Fair Work Ombudsman targets pome fruit growers
The Fair Work Ombudsman aims to help growers comply with the Horticulture Award.
From 7 April, representatives from the Fair Work Ombudsman
will be out and about in the Stanthorpe region, Queensland, in the first of a number of visits around Australia’s apple and pear growing regions. The Fair Work Ombudsman has targeted a number of horticulture industries over the past 12 months to ensure that growers, contractors and employees understand their rights and responsibilities under the Horticulture Award
and other awards affecting the industry. Phil Marsh of the Fair Work Ombudsman says that the regional visits will seek to engage growers and packers to better explain the role of the Fair Work Ombudsman and to improve the understanding of the Award, especially around piece rates. “This is the first stage of an inquiry into the operation of the modern awards in the apple and pear industries,” says Phil. “We are on an information exchange mission, where we will help the apple and pear industry better know what is expected under the Award. We will start in Stanthorpe and progressively move around Australia’s apple and pear growing districts. Next year we will return for the 2015 harvest and will be seeking evidence of written piece work agreements and piece rate calculations, but this year we are focusing on education. We also want to get a better understanding of your industry. We want to know how the market operates to determine product prices because ultimately this influences employment conditions.” APAL encourages all growers, packers and industry advisors to attend the information sessions that will be rolled out across the growing regions. “The Fair Work Ombudsman representatives hope to meet as many growers as possible at an open information session and this is your chance to better understand the system and learn what your legal obligations are,” says Annie Farrow, APAL’s Industry Services Manager. “In the first instance, the representatives from the Ombudsman’s office are here to help growers and understand their needs in complying with the modern award obligations. However, during the Stanthorpe visit, they will also randomly call upon growers and pack houses to talk directly with employees, contractors as well as business operators and managers. Please note that Fair Work Ombudsman officers have the right to enter your premises and talk freely and confidentially with employees. If issues do arise from those cold calls the officers will attempt to liaise between parties to mediate a solution,” adds Annie. Whilst finding specific examples of non-compliance with the Horticulture Award is not the primary focus of these visits, Annie says that this is a “good wake up call to the industry”. “Get your house in order. Make sure you know what your legal obligations are and, if in doubt, ask. Attend the information sessions run by the Fair Work Ombudsman or contact your State or regional based organisation or APAL. Penalties for non-compliance can be very high,” says Annie. The first meeting with the Fair Work Ombudsman will be held at 6pm on 14 April 2014 at the Applethorpe Research Facility New England Highway, Applethorpe, Queensland. More information about the venues and timings of information sessions will be detailed on APAL’s website and emailed to APAL members in coming weeks. Please contact Annie Farrow at firstname.lastname@example.org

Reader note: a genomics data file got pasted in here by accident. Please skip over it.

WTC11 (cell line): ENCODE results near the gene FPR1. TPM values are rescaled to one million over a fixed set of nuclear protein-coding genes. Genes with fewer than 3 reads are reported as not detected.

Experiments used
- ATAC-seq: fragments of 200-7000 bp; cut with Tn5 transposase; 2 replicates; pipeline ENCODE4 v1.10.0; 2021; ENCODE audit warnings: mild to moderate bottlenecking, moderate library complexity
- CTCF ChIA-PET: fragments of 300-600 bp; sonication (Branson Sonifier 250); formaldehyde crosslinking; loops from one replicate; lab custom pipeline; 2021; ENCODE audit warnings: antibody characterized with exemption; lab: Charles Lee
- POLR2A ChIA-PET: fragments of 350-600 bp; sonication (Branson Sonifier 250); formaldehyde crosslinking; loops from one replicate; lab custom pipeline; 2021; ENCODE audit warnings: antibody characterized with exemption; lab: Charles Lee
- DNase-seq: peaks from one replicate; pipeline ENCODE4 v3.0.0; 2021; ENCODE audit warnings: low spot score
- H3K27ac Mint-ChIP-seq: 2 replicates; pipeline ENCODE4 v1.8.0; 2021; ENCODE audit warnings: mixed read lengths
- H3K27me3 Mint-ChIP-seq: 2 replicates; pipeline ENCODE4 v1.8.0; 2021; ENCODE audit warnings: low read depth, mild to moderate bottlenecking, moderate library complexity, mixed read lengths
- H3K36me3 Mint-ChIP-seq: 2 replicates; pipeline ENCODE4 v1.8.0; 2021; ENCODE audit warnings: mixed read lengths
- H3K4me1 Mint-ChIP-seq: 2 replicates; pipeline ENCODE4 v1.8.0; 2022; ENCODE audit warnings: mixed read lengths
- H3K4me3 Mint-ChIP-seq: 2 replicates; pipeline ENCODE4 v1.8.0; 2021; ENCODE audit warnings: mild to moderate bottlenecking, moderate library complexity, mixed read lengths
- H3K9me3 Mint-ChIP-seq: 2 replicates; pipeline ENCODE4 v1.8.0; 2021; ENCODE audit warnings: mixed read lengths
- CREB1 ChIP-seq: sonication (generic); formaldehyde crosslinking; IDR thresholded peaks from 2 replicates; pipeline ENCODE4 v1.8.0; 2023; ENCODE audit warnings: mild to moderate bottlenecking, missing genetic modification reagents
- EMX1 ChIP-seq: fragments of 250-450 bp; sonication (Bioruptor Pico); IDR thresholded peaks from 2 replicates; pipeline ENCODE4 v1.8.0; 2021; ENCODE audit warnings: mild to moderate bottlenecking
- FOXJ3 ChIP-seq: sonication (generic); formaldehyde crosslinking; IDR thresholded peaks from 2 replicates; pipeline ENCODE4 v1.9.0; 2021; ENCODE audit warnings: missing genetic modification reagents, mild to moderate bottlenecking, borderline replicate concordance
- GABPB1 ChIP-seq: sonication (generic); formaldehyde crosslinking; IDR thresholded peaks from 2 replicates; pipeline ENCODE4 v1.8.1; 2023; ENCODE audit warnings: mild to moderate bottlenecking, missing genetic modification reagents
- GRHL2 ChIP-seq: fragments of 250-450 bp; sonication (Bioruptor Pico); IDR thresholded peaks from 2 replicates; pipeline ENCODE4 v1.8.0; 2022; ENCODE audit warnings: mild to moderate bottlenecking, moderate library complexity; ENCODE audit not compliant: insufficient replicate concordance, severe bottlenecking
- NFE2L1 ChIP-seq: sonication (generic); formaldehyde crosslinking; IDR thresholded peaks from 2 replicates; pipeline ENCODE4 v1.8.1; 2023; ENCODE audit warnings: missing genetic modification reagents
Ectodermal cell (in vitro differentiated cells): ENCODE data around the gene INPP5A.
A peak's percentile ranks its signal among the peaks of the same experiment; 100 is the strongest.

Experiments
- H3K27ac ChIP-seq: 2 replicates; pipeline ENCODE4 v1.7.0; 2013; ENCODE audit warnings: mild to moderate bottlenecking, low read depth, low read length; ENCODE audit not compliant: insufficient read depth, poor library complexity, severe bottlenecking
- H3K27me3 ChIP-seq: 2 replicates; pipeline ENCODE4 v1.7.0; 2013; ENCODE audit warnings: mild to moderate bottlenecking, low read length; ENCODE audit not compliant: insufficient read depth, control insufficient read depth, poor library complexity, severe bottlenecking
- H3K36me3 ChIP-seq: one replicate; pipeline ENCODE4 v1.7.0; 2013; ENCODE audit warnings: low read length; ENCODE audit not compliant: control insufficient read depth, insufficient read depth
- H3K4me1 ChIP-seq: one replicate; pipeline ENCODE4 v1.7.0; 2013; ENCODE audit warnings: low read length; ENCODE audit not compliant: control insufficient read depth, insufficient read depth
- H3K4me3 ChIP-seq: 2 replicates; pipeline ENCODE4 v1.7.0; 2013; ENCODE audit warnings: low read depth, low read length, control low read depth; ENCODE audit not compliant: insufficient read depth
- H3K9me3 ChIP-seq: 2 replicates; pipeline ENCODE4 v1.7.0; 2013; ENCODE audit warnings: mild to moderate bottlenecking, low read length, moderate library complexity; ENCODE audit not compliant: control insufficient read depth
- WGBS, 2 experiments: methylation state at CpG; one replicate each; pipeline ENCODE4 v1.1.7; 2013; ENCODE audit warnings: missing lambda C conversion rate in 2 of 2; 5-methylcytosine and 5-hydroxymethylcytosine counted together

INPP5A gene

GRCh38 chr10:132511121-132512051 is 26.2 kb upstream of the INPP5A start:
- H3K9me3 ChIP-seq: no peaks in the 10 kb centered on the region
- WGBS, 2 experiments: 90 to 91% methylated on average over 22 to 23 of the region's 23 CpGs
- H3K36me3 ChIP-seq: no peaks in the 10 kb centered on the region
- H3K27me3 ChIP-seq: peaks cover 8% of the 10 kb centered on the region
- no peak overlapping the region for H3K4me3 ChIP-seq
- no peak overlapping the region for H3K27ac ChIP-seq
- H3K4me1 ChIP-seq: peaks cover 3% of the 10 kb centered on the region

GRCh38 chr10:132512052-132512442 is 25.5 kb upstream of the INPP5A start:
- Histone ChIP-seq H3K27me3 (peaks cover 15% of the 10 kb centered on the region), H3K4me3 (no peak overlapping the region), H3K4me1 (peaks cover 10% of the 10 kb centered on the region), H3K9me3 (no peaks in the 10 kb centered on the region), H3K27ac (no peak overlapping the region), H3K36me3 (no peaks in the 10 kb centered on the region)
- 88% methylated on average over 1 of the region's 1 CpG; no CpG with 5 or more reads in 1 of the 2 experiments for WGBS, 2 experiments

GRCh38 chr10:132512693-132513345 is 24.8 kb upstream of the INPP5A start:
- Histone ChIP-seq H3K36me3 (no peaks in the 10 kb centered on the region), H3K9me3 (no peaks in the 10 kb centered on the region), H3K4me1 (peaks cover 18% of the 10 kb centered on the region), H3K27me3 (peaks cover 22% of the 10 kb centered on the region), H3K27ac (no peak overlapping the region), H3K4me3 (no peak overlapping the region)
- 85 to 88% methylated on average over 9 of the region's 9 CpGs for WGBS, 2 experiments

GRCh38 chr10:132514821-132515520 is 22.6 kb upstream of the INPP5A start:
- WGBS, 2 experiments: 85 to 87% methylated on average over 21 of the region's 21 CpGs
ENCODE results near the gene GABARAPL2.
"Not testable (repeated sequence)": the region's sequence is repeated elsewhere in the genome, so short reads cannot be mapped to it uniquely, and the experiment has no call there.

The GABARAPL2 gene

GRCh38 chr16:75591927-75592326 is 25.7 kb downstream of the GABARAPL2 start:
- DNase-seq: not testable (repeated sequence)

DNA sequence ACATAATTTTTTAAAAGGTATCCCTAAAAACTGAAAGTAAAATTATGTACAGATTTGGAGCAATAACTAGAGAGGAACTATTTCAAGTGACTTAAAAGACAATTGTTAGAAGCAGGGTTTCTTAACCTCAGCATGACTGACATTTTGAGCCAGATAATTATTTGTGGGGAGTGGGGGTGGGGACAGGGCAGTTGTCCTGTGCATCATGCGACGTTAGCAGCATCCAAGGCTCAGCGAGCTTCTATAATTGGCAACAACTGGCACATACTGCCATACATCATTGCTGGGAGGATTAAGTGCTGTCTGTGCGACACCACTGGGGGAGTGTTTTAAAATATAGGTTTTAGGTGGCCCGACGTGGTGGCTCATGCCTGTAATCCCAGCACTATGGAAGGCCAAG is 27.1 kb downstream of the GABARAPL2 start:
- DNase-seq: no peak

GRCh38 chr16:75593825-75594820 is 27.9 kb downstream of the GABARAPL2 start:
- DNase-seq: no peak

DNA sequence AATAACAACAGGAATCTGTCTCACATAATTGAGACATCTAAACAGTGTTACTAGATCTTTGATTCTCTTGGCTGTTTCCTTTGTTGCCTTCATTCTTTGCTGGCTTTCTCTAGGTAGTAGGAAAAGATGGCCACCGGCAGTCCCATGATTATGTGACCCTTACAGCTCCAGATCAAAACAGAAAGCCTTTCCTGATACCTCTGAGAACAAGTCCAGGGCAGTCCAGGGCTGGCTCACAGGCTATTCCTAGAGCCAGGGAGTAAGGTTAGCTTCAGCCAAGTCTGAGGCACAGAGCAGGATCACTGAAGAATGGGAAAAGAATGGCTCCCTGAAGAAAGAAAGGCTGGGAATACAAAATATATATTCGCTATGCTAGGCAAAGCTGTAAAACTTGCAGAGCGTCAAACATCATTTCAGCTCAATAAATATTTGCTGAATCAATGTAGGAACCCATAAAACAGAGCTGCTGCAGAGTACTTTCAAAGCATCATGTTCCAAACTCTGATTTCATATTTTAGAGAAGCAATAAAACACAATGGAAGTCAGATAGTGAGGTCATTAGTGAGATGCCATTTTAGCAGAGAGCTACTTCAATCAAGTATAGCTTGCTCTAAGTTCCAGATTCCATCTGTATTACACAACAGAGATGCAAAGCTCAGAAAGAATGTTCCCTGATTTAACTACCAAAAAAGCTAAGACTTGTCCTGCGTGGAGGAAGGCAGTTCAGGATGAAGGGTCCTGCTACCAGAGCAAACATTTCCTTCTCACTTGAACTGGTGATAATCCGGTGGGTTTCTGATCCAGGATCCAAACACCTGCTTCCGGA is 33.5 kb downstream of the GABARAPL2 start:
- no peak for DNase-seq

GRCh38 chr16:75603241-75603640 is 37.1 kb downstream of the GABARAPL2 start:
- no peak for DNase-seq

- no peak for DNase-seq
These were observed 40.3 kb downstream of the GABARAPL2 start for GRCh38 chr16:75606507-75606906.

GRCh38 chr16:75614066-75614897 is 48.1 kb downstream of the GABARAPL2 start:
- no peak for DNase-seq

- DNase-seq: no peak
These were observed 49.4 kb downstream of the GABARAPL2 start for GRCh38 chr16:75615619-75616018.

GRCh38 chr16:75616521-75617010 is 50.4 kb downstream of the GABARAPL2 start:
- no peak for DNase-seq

for further information.